Early Years

John Boynton Priestley was born in Bradford in 1894.

His father was a well-known schoolmaster who had empathy for the less fortunate in society. Unfortunately, his mother died when he was young but his father remarried a woman called Amy.

Growing up, he enjoyed the cultural and social life of Bradford. It was a prosperous time and wasn’t particularly dominated by class divisions. He worked in a wool office but soon found his passion in writing.


During World War I, Priestley volunteered to support a West Yorkshire Regiment and was sent to the Front in 1915.

Although he was seriously injured in 1916, he returned to the Front again in 1917.

He personally experienced the horror of war and lost many friends too. These experiences haunted him and had an impact on his writing.


From 1918 onwards, Priestley moved to London to pursue his writing. He studied Literature at Cambridge University.

Then, wrote for the London Mercury as well as other papers. He produced essays, book reviews and some short novels.

During the 1930’s, he became a renowned dramatist and playwright, he often used pre-war settings in his work; exploring a time when there were different social issues that weren’t yet tainted by war.

As a result of his upbringing and his war experiences, he had an interest in highlighting the social divides that were growing between people to awaken social consciences.

He protested for change so that the atrocities of World War I would not be repeated again.

Renowned Play

_‘An Inspector Calls’_was written in one week and was first performed to a Russian audience in 1945.

He knew that his work would be appreciated there, as they were already living under a communist regime.

Priestley eventually performed the play in England in 1946 which was a risk, because he was highlighting the hypocrisy of the upper-class Capitalist Brits.

The play, especially the character of Inspector Goole, has been regarded as a socialist manifesto.

He openly criticises the exploitation and social exclusion of lower class people. Priestley centres the whole play around a young, poor working class female, because she would have been at the bottom of the social hierarchy.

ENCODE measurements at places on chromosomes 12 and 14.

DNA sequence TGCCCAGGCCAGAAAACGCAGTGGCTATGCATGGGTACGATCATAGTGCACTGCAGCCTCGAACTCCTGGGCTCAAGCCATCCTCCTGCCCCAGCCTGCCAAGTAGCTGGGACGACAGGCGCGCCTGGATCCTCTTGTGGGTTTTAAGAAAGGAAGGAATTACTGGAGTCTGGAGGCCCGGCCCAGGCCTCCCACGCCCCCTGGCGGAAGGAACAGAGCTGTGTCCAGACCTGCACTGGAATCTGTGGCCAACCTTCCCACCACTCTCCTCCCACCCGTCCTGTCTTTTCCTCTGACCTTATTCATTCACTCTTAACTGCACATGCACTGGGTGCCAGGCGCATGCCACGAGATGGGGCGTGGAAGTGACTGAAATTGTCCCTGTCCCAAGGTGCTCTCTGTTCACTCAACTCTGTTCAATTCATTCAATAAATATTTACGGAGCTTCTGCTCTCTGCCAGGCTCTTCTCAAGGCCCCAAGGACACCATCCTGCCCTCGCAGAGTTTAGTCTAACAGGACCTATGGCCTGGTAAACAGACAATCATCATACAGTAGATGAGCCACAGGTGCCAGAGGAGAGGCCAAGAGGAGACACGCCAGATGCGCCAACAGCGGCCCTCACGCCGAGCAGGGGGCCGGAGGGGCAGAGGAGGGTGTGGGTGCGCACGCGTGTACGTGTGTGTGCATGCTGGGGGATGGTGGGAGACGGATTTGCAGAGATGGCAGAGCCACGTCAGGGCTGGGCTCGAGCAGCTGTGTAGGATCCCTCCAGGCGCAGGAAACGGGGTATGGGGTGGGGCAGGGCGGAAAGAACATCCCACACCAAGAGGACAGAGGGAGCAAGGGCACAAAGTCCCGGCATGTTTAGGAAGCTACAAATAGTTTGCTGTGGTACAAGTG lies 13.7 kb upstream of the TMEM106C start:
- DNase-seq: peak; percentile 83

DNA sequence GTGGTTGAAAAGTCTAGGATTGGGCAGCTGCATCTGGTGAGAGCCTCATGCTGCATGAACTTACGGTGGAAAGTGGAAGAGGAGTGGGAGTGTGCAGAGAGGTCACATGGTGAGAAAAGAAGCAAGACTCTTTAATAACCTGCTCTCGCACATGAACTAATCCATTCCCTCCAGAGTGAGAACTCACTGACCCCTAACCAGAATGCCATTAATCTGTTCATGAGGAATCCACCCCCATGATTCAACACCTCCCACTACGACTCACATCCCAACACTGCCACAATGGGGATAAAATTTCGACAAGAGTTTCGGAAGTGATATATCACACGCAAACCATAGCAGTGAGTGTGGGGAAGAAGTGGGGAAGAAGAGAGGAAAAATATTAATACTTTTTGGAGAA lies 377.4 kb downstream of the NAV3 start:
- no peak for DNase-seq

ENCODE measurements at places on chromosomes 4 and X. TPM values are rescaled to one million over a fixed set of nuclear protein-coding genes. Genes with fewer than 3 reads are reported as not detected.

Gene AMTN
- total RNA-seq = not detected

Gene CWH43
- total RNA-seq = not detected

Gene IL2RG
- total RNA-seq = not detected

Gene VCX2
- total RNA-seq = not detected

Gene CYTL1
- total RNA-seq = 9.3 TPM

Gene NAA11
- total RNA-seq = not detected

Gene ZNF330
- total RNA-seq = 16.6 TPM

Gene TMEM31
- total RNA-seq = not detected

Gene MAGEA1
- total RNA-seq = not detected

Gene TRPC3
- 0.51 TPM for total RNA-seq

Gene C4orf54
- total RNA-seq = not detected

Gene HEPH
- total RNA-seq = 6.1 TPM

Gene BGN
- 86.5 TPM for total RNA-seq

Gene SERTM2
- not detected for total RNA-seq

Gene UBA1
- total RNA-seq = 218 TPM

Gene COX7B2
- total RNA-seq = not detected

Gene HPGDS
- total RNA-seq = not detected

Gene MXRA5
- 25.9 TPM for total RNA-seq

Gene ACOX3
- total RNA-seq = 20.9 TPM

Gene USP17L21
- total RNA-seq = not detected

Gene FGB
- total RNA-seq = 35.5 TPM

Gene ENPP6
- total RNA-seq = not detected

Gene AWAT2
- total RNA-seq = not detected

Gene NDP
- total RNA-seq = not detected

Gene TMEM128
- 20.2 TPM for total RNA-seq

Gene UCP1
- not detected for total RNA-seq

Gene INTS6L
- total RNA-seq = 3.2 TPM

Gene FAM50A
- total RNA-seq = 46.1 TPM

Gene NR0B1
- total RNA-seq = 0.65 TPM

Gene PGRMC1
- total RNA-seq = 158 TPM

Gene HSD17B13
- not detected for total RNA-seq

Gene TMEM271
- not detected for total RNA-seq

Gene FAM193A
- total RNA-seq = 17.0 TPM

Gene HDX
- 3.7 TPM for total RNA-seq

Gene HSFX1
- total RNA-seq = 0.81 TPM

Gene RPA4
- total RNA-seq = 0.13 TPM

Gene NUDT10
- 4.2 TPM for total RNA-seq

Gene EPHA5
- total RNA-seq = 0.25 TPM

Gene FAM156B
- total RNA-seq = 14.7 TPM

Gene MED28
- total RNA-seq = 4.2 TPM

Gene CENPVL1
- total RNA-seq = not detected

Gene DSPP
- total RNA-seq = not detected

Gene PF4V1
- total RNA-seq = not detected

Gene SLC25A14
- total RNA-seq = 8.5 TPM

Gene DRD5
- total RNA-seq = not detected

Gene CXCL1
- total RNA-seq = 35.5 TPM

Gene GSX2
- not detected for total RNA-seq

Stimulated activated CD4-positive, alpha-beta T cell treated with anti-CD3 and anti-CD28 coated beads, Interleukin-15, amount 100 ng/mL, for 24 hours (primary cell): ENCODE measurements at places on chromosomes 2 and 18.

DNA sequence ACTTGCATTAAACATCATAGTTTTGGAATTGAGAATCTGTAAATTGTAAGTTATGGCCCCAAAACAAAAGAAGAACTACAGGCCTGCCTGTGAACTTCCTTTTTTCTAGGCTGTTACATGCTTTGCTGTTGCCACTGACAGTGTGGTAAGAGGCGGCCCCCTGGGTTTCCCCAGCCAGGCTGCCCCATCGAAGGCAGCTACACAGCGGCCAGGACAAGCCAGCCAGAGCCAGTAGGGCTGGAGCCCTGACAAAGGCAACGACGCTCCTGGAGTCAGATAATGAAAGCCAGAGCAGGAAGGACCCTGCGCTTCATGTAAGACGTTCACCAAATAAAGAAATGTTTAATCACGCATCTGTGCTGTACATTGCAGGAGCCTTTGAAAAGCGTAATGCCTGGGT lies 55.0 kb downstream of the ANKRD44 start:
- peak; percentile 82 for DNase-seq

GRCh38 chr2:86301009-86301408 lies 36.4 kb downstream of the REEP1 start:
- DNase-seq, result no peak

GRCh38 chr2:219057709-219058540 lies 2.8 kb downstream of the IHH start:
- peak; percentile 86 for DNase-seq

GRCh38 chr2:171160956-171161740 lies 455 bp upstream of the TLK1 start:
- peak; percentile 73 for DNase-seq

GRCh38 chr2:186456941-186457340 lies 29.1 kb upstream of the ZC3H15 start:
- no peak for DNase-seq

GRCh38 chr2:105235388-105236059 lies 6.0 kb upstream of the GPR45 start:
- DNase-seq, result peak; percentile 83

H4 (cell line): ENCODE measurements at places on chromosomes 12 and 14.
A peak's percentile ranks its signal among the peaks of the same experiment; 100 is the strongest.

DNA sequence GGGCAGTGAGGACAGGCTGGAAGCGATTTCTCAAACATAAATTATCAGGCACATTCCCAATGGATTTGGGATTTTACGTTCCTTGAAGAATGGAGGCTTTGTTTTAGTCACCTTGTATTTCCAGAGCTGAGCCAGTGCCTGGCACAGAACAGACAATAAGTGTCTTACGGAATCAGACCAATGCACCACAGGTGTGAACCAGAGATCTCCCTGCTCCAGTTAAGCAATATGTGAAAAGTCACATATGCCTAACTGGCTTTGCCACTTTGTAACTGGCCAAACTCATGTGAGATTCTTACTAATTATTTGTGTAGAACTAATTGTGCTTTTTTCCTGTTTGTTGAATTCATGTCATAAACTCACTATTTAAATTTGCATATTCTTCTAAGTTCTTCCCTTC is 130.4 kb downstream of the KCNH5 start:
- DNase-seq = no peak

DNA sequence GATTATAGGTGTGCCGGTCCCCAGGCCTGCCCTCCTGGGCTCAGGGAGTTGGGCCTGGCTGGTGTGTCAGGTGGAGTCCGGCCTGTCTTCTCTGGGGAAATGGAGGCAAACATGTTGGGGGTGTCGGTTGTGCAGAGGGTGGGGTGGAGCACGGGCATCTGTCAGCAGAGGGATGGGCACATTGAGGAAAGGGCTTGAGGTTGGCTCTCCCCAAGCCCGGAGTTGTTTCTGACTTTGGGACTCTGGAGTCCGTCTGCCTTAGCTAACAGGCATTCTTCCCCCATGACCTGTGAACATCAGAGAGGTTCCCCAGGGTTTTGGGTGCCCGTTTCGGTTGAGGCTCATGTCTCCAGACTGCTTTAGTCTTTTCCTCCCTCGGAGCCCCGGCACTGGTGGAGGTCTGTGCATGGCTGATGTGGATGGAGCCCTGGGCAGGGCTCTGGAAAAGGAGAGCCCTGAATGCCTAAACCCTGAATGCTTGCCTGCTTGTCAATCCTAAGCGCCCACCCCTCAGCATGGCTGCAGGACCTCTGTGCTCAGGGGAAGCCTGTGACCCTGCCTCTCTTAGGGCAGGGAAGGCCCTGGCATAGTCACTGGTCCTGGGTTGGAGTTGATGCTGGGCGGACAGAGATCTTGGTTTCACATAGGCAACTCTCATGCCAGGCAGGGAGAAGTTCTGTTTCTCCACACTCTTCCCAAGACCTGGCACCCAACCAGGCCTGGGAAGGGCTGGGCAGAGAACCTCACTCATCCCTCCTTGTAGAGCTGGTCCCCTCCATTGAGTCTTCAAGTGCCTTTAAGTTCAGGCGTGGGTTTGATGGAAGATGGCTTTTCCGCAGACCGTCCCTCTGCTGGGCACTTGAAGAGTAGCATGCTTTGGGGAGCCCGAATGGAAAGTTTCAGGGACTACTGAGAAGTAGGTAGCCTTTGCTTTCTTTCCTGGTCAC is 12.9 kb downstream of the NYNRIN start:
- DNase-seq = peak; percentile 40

Priestley uses her as a vehicle to reiterate the moral that there are_‘millions and millions and millions of Eva Smiths and John Smiths still left_’ and their lives are intertwined with lives of all, regardless of social standing. Priestley wanted the audience to see the harsh reality of the lack of social responsibility and respect in society.

Working-class people were abused by the bourgeoisie and aristocrats for social and financial gain. He believed that Socialist ideals were the only way that reformation would be long lasting and beneficial for all.

The play has been adapted for various audiences; theatre, television, radio and audio. In 1993 and 1994 the play received acclaim for being the ‘Best Revival play’.

How long did it take Priestley to write the play?
Your answer should include: One Week / 1 Week
Which audience first watched the play and in which year?
Your answer should include: Russia / 1945
What is Priestley’s intention in writing this play?
Your answer should include: Reformation / Equality / Justice / Responsibility / Care / Concern

Reforming Britain

In 1942, he co-founded the Socialist Common Wealth party, because he wanted England to reform.

Priestley was a strong advocate for the National Health Service, he wanted a Welfare State that would provide for all, regardless of their social standing.

Also, he wanted females to have a voice and rights within society. In 1957, he argued for moral superiority by disarmament.


Priestley said:

‘I could not be entirely serious about anything, except the well being of our society itself’ - 1962